Environmental groups keep pressure on U.S. Forest Service

FOREST FIGHT: From left, MountainTrue intern Corinna Steinreuck, member Rhys Burns, and Southern Environmental Law Center attorney Julie Reynolds-Engel stand in a forest that is approved for timber harvest in the Buck Creek Project, part of the U.S. Forest Service's Pisgah-Nantahala Forest Plan. Photo courtesy of Josh Kelly

Asheville-based nonprofit MountainTrue and others await responses from the U.S. Forest Service after filing a flurry of legal actions against the federal agency over its Pisgah-Nantahala Forest Plan.

The latest lawsuit, submitted April 18, alleges that logging proposals in the forest plan could put endangered bats at risk, therefore violating the Endangered Species Act. (See previous Xpress coverage at avl.mx/dme.)

Two other lawsuits filed since January focus on the Forest Service’s approach to its timber harvest program.

A Feb. 26 lawsuit alleges that the Forest Service’s practice of setting timber targets for forest managers incentivizes them to prioritize harvesting older-growth trees. Furthermore, it maintains that the Forest Service hasn’t assessed the direct, indirect or cumulative effects its actions have on carbon storage and emissions, as required by the National Environmental Policy Act.

The suit stems from internal USFS documents obtained by Southern Environmental Law Center attorneys via the Freedom of Information Act that show how high a priority those timber targets are in decisions across the agency, says Patrick Hunter, the managing attorney in SELC’s Asheville office.

Internal emails show that agency staff members believe the need to meet timber targets impacts the Forest Service’s ability to provide “basic customer service for health and safety,” “keep trails opened and maintained” and “respond to needs resulting from catastrophic events … in a timely manner.” In some instances, agency staff members have used money meant for wildlife habitat improvement to fund projects designed to achieve timber targets, even if those projects had “no benefit to wildlife,” according to SELC’s review of the documents.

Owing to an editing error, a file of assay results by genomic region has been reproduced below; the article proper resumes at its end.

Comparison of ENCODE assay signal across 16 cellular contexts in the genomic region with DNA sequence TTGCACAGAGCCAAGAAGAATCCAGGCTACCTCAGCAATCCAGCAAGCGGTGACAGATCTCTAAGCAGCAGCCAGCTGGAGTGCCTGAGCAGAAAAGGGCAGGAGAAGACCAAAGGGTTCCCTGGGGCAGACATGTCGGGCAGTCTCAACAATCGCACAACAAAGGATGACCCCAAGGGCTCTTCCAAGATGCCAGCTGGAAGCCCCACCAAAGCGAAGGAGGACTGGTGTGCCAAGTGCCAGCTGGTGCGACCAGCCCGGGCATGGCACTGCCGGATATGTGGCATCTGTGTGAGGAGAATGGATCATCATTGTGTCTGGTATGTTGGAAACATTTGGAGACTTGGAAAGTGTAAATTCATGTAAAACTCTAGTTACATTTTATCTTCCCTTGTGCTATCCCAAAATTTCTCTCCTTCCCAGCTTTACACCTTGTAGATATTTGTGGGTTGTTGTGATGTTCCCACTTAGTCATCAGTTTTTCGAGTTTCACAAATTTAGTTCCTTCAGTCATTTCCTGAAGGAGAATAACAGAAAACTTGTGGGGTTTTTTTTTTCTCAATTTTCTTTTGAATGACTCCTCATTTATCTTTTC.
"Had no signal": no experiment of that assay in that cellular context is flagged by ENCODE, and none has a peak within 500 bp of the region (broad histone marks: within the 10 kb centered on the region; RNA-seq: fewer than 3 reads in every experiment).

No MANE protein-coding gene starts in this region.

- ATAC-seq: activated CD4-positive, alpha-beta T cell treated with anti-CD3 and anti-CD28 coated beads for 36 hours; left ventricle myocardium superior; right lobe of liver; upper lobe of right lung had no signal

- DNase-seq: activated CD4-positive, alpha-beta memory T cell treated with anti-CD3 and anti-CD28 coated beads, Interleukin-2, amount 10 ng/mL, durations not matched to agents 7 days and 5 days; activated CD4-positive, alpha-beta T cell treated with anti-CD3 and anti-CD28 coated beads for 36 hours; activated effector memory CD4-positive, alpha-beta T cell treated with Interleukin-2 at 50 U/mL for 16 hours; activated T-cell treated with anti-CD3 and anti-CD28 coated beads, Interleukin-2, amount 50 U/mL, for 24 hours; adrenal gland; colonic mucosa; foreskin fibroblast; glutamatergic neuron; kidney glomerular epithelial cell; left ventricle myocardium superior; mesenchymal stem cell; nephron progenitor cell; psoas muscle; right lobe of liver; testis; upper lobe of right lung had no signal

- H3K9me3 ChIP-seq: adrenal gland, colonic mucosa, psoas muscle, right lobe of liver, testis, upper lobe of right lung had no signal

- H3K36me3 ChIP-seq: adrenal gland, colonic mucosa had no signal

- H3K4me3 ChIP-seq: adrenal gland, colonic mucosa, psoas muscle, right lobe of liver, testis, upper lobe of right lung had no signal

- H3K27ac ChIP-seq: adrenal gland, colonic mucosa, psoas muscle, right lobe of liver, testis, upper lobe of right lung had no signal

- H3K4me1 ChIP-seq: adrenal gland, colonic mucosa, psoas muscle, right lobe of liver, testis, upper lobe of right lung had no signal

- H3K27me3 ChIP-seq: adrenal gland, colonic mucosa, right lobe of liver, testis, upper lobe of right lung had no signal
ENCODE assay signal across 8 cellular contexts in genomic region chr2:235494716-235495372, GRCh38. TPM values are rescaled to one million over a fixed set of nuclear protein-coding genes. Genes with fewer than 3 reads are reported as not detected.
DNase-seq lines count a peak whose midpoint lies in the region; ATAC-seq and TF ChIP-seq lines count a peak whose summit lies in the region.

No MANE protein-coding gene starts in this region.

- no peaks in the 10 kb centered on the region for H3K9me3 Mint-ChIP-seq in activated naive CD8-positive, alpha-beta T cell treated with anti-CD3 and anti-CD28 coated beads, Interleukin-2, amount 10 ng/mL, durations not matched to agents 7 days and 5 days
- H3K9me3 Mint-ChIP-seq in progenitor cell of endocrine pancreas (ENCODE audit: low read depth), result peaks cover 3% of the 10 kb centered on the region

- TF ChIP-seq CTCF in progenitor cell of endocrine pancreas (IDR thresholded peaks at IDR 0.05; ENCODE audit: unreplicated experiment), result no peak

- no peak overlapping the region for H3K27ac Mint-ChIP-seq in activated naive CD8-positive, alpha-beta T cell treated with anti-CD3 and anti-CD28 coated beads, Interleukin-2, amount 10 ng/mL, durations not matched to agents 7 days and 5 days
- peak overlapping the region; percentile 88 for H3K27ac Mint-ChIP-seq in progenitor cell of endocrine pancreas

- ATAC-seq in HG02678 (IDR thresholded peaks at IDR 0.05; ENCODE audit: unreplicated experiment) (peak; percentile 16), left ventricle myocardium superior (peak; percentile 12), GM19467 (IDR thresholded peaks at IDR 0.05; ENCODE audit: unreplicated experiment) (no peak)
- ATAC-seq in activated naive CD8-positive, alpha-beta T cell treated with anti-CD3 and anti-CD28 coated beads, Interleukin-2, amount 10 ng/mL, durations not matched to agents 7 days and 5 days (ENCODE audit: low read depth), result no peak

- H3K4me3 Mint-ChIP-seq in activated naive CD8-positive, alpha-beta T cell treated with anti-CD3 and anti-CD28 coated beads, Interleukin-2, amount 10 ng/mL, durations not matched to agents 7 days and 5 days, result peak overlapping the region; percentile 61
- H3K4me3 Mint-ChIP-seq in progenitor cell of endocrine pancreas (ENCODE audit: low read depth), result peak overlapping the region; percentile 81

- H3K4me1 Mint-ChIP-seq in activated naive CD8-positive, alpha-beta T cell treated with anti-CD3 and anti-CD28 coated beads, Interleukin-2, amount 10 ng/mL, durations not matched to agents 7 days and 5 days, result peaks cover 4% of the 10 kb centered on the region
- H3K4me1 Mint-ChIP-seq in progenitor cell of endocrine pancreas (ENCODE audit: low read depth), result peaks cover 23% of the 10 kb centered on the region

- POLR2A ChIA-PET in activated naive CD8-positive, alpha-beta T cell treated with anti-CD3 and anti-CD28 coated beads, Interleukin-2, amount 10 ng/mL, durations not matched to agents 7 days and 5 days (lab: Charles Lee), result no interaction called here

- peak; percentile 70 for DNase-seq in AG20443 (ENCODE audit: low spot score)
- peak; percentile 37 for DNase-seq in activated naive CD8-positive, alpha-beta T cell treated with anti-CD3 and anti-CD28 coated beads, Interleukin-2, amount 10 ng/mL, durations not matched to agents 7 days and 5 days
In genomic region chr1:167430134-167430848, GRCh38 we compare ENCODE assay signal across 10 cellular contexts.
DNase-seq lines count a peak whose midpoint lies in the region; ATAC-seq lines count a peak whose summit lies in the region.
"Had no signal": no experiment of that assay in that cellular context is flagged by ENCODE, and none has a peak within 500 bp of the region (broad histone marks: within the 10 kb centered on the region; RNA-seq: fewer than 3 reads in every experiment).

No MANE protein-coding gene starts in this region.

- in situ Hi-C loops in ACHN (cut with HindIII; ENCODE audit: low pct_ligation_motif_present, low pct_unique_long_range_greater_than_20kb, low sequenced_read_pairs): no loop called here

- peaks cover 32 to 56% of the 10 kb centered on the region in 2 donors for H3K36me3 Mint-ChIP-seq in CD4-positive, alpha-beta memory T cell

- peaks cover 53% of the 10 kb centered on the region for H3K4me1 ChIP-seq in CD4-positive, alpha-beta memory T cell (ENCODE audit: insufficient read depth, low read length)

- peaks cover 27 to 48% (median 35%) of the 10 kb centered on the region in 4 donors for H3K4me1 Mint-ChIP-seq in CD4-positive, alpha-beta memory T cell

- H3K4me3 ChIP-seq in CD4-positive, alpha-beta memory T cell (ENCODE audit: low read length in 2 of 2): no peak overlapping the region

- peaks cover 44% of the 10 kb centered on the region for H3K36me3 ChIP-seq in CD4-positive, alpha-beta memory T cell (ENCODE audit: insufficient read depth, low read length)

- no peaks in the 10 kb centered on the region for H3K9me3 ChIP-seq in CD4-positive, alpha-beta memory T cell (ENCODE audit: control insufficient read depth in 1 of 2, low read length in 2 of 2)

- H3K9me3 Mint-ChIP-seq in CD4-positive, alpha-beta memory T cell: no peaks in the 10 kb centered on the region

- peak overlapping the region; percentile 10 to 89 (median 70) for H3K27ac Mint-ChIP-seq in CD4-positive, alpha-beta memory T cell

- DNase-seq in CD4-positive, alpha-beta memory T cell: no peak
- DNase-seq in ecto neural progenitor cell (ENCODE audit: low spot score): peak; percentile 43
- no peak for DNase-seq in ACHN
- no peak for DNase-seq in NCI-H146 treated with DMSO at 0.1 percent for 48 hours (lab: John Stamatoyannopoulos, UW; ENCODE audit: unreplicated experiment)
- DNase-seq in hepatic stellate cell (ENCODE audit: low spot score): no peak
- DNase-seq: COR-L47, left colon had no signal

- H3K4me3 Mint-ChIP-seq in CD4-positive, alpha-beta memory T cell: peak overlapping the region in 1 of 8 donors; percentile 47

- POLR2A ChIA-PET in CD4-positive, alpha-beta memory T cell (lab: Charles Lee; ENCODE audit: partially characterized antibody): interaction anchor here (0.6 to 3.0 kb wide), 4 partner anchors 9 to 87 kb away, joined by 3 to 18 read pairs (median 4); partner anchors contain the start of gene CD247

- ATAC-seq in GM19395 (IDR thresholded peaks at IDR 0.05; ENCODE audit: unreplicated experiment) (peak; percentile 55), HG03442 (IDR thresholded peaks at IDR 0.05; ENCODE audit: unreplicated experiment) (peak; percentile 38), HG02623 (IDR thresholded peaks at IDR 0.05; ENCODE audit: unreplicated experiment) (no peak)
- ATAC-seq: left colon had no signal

“I had no idea how significantly timber targets affect Forest Service decision making across the board, ranging from investment in recreation projects to where to cut timber to how to invest in basic maintenance of Forest Service facilities,” Hunter says. “The agency’s single-minded pursuit of these targets threatens almost every value that people cherish about our national forests, puts the climate at risk and violates federal law.”

That suit joins another, more pointed lawsuit lodged in January accusing the agency of ignoring its own forest plan in moving forward with logging a sensitive area in the Nantahala National Forest. That logging plan is known as the Southside Project.

“With both the Forest Plan and this Southside timber sale, Forest Service leaders have put commercial logging first and ignored federal law and overwhelming public support for conserving our most beloved natural areas and landscapes,” says Josh Kelly, public lands field biologist for MountainTrue in a press release.